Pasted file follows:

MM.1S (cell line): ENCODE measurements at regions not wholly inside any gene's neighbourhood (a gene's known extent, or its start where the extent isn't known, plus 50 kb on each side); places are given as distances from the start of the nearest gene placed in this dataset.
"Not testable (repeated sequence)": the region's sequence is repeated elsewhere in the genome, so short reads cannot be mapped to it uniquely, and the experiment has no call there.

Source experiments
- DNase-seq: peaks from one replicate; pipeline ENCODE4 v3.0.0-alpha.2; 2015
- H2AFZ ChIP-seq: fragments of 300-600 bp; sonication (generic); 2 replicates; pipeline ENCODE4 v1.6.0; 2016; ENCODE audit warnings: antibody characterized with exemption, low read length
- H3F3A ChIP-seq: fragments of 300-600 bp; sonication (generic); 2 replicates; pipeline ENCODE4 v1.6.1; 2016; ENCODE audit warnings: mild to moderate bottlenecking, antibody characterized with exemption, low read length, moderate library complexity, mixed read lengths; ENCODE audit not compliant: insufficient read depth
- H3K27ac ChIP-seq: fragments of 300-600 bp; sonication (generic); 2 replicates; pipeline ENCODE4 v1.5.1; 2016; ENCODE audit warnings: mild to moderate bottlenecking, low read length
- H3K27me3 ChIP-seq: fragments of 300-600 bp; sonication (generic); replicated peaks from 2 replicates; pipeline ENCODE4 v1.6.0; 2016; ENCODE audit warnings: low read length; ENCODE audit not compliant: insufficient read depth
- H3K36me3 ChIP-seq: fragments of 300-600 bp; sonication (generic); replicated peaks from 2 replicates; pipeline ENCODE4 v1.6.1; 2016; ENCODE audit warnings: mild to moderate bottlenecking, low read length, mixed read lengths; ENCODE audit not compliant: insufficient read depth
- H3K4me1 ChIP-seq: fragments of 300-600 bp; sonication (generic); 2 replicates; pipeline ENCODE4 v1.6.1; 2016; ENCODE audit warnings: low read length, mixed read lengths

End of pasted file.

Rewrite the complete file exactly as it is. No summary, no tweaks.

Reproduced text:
MM.1S (cell line): ENCODE measurements at regions not wholly inside any gene's neighbourhood (a gene's known extent, or its start where the extent isn't known, plus 50 kb on each side); places are given as distances from the start of the nearest gene placed in this dataset.
"Not testable (repeated sequence)": the region's sequence is repeated elsewhere in the genome, so short reads cannot be mapped to it uniquely, and the experiment has no call there.

Source experiments
- DNase-seq: peaks from one replicate; pipeline ENCODE4 v3.0.0-alpha.2; 2015
- H2AFZ ChIP-seq: fragments of 300-600 bp; sonication (generic); 2 replicates; pipeline ENCODE4 v1.6.0; 2016; ENCODE audit warnings: antibody characterized with exemption, low read length
- H3F3A ChIP-seq: fragments of 300-600 bp; sonication (generic); 2 replicates; pipeline ENCODE4 v1.6.1; 2016; ENCODE audit warnings: mild to moderate bottlenecking, antibody characterized with exemption, low read length, moderate library complexity, mixed read lengths; ENCODE audit not compliant: insufficient read depth
- H3K27ac ChIP-seq: fragments of 300-600 bp; sonication (generic); 2 replicates; pipeline ENCODE4 v1.5.1; 2016; ENCODE audit warnings: mild to moderate bottlenecking, low read length
- H3K27me3 ChIP-seq: fragments of 300-600 bp; sonication (generic); replicated peaks from 2 replicates; pipeline ENCODE4 v1.6.0; 2016; ENCODE audit warnings: low read length; ENCODE audit not compliant: insufficient read depth
- H3K36me3 ChIP-seq: fragments of 300-600 bp; sonication (generic); replicated peaks from 2 replicates; pipeline ENCODE4 v1.6.1; 2016; ENCODE audit warnings: mild to moderate bottlenecking, low read length, mixed read lengths; ENCODE audit not compliant: insufficient read depth
- H3K4me1 ChIP-seq: fragments of 300-600 bp; sonication (generic); 2 replicates; pipeline ENCODE4 v1.6.1; 2016; ENCODE audit warnings: low read length, mixed read lengths